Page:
Networks typically cancel reality shows for two reasons: low ratings and controversy. Or both.
So it”s no surprise that NBC would fire Donald Trump from “Celebrity Apprentice” and cut all ties with him after the business mogul made derogatory remarks about Mexican immigrants when announcing his 2016 run for president. “They”re bringing drugs, they”re bringing crime, they”re rapists,” the billionaire said in mid-June adding, “some, I assume, are good people.”
Trump is not the first reality star to lose his show due to controversial words or deeds. If he”d asked Alana “Honey Boo Boo” Thompson, CeeLo Green or even Jon and Kate Gosselin how they lost their shows, they would”ve peppered him with cautionary advice.
Don”t make hateful comments in public or private: The Donald could”ve benefitted from this advice from twins David and Jason Benham. HGTV canceled the pilot for their show “Flip it Forward” in May 2014 once homophobic and sexist comments from the brothers were made public. Duane “Dog” Chapman also lost his show “Dog the Bounty Hunter” in 2008 when one of his son”s recorded him using the N-word during a phone conversation.
Choose friends wisely: TLC didn”t cancel “Here Comes Honey Boo Boo” because of anything its star Alana Honey Boo Boo” Thompson did. Instead it was because her mother June Shannon reportedly started dating convicted child molester Mark McDaniel. Not long after the cancellation, Shannon”s eldest daughter Anna Cardwell alleged that McDaniel sexually assaulted her as a child.
If the show is about your marriage, stay married: Blame it on infidelity or media scrutiny but when Jon and Kate Gosselin”s 10-year marriage came to an end, TLC canceled “Jon & Kate Plus 8” and renamed the series “Kate Plus 8.” The latter lasted two years until TLC pulled the plug in 2011.
Don”t tweet glibly about rape; especially if you once faced rape charges: A year after Los Angeles County prosecutors decided not to charge CeeLo Green with sexual assault, the “Crazy” singer and former “Voice” judge felt the urge to offend people and tweet about his definition of rape. Green faced charges after he allegedly slipped Ecstasy into his date”s drink in 2012 but prosecutors didn”t pursue the case due to a lack of evidence. One tweet, which he posted over Labor Day weekend 2014 read, “women who have really been raped REMEMBER!!!” In another, he tweeted: “It”s not rape if the person is passed out.” By that Tuesday, the women”s rights group UltraViolet petitioned TBS to get rid of Green”s reality show “The Good Life” and later that day, executives canceled the series” second season citing low ratings.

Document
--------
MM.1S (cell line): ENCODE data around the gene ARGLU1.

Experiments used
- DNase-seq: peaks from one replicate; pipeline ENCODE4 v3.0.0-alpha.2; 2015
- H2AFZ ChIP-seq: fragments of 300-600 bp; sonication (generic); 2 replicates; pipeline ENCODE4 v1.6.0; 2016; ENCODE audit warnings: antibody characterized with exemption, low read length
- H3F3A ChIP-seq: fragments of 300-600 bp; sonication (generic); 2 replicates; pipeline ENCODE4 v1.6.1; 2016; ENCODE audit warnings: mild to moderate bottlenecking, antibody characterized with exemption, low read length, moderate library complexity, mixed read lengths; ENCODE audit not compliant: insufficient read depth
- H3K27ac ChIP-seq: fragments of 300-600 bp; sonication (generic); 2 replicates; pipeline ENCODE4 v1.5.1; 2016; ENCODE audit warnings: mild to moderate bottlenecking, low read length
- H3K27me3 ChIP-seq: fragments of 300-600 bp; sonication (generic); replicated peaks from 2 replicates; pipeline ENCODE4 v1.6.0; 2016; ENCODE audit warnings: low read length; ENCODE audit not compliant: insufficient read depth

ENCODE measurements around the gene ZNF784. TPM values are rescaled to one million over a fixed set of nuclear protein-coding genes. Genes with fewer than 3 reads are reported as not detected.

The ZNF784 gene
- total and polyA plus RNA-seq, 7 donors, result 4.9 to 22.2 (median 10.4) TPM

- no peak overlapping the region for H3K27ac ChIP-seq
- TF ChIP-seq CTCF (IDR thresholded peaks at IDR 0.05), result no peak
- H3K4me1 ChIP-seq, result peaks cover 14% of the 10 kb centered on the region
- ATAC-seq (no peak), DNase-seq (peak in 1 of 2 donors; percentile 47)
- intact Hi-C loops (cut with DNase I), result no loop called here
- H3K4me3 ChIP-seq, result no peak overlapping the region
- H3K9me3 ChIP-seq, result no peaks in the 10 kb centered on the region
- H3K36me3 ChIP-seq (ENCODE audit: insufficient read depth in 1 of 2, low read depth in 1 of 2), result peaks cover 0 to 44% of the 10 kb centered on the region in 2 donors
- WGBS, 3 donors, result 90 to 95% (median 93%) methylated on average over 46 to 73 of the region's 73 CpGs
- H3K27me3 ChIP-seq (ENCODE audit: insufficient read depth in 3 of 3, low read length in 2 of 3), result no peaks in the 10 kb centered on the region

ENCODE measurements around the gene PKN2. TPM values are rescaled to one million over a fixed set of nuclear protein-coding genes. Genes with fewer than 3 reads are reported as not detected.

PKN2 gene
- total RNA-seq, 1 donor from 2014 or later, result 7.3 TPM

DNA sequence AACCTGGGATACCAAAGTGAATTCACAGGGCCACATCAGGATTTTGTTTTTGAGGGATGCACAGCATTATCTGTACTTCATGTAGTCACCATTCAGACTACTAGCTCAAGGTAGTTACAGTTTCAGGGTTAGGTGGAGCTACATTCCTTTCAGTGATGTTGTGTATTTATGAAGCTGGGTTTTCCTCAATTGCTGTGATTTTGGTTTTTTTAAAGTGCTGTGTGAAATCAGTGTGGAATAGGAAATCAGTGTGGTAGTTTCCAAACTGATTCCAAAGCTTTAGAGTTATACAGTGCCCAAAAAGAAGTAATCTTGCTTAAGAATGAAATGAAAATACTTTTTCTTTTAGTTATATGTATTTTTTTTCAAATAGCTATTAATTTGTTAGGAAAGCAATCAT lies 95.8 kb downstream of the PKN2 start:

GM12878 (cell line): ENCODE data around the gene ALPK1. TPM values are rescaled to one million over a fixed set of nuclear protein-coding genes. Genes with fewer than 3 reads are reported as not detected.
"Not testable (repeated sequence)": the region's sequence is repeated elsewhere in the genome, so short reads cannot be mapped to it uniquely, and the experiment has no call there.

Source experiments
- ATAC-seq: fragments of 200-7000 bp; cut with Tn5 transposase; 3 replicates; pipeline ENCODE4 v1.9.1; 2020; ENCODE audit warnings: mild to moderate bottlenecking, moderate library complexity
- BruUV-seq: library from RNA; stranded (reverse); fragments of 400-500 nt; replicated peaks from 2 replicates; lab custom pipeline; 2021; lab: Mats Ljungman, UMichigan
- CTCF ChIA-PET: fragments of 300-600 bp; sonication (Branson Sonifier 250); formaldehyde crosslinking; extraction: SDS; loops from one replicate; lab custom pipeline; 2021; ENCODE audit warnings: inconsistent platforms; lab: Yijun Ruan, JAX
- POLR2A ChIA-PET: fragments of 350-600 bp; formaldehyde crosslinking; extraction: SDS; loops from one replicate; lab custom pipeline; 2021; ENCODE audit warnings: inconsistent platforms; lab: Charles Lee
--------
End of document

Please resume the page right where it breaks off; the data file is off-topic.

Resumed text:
The show can”t go on if the breakout star dies tragically: MTV”s hit reality series “Buckwild” followed the entertaining lives of nine young West Virginians. Sadly, the show didn”t make it to a second season. MTV canceled it following the tragic and accidental carbon monoxide poisoning death of “Buckwild” breakout star Shain Gandee. His uncle and friend also died in the off-roading accident after their SUV was submerged in deep mud. Gandee was 21 years old.
If a show is about your friendship, remain friends: When reporters ask Nicole Richie and Paris Hilton if they are still friends these days, the pair have nothing but glowing things to say about each other. This of course was not the case back in 2007 when Fox canceled their reality show after the two couldn”t see eye to eye. Prior to the falling out, “The Simple Life” lasted three successful seasons.
A domestic abuse arrest is a game changer: On the VH1 series “Basketball Wives,” Chad Ochocinco and Evelyn Lozada”s courtship was such a ratings draw that the two landed a spinoff called “Ev and Ocho.” The couple was married in July 2012. A month later Ochocinco, who has since changed his last name back to Johnson, was arrested for allegedly head butting Lozada and causing a three-inch gash on her head. A day later, the Miami Dolphins released Johnson from his contract and soon after, VH1 canceled “Ev and Ocho.” The couple divorced in September 2012.